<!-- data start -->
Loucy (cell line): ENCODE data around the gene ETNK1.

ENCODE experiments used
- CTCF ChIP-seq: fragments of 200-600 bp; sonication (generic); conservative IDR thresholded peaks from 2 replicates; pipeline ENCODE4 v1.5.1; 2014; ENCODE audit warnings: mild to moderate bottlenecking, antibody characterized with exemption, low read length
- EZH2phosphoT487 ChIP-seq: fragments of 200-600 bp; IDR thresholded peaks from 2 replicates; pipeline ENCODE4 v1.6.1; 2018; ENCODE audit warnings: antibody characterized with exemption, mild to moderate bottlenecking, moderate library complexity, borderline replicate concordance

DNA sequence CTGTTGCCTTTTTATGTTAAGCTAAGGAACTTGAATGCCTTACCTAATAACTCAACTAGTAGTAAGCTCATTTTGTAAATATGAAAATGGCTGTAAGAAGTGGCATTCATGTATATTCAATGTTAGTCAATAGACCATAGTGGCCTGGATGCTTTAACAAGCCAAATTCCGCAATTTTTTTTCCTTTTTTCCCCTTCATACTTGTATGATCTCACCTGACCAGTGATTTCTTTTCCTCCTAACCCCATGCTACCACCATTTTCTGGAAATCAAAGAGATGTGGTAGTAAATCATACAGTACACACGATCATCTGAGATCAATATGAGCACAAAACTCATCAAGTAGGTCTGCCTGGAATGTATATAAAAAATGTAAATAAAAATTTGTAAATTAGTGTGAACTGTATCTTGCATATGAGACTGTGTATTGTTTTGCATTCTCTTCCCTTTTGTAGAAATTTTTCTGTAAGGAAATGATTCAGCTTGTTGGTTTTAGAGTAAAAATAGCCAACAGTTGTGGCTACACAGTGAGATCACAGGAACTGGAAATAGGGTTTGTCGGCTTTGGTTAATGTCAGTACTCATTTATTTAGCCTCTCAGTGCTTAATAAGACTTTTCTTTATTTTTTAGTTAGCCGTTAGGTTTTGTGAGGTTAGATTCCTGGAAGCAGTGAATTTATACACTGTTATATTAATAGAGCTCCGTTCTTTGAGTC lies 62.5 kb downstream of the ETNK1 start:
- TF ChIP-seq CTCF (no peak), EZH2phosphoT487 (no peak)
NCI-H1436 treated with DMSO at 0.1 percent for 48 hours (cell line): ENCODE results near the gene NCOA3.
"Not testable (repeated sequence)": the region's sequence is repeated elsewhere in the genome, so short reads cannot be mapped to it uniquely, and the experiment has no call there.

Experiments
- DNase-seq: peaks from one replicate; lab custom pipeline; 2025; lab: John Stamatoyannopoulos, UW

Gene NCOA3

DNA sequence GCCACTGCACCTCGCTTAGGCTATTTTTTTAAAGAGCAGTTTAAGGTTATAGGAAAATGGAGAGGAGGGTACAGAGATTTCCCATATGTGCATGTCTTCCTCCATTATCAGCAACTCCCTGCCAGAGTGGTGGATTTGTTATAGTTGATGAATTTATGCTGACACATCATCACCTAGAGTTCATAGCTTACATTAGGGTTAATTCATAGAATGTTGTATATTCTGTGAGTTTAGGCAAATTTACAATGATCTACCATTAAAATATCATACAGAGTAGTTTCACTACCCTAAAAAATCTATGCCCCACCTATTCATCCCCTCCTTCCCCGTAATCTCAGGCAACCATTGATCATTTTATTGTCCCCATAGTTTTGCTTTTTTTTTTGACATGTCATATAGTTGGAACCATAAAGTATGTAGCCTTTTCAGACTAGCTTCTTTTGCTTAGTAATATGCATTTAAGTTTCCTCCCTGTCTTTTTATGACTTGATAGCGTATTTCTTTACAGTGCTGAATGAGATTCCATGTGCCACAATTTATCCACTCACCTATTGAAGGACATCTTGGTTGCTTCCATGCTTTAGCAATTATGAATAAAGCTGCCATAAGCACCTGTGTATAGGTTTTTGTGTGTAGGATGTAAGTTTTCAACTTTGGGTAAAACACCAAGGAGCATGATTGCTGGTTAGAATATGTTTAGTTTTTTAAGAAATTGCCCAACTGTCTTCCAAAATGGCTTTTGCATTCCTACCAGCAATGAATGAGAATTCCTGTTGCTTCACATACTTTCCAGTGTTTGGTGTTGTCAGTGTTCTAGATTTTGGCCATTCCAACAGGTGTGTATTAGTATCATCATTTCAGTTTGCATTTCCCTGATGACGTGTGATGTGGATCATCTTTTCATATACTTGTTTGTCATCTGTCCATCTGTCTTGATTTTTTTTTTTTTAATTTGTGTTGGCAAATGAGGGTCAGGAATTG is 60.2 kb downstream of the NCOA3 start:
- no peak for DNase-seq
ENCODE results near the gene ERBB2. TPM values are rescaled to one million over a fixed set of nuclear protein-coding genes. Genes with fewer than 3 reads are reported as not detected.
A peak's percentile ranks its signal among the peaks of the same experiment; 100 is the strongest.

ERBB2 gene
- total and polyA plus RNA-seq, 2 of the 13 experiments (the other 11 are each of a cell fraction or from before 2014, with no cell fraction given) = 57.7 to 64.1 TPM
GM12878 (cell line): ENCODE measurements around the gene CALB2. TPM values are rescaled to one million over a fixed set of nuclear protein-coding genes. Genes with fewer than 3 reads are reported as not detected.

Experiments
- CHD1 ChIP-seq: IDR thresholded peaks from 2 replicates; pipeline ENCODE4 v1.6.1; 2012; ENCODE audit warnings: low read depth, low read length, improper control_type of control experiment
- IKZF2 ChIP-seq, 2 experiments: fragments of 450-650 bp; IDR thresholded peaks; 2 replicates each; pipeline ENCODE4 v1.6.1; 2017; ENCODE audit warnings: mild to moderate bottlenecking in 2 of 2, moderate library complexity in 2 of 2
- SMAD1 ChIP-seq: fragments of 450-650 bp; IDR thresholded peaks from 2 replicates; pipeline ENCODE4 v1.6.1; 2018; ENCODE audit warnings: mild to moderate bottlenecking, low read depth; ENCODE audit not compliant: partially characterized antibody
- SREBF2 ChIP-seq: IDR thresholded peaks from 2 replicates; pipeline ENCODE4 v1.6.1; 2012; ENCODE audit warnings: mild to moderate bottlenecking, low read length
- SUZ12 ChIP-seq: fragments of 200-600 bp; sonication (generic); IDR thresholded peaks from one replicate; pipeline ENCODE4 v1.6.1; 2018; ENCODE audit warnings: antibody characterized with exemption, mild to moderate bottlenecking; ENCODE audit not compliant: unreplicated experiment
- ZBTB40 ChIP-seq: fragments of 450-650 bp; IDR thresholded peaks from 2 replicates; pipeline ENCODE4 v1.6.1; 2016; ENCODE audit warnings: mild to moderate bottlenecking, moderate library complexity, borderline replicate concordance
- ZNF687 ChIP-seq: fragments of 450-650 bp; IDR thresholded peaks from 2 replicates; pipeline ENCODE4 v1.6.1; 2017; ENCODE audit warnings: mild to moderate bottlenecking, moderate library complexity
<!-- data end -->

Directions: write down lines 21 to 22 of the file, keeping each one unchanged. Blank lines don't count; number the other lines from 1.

- IKZF2 ChIP-seq, 2 experiments: fragments of 450-650 bp; IDR thresholded peaks; 2 replicates each; pipeline ENCODE4 v1.6.1; 2017; ENCODE audit warnings: mild to moderate bottlenecking in 2 of 2, moderate library complexity in 2 of 2
- SMAD1 ChIP-seq: fragments of 450-650 bp; IDR thresholded peaks from 2 replicates; pipeline ENCODE4 v1.6.1; 2018; ENCODE audit warnings: mild to moderate bottlenecking, low read depth; ENCODE audit not compliant: partially characterized antibody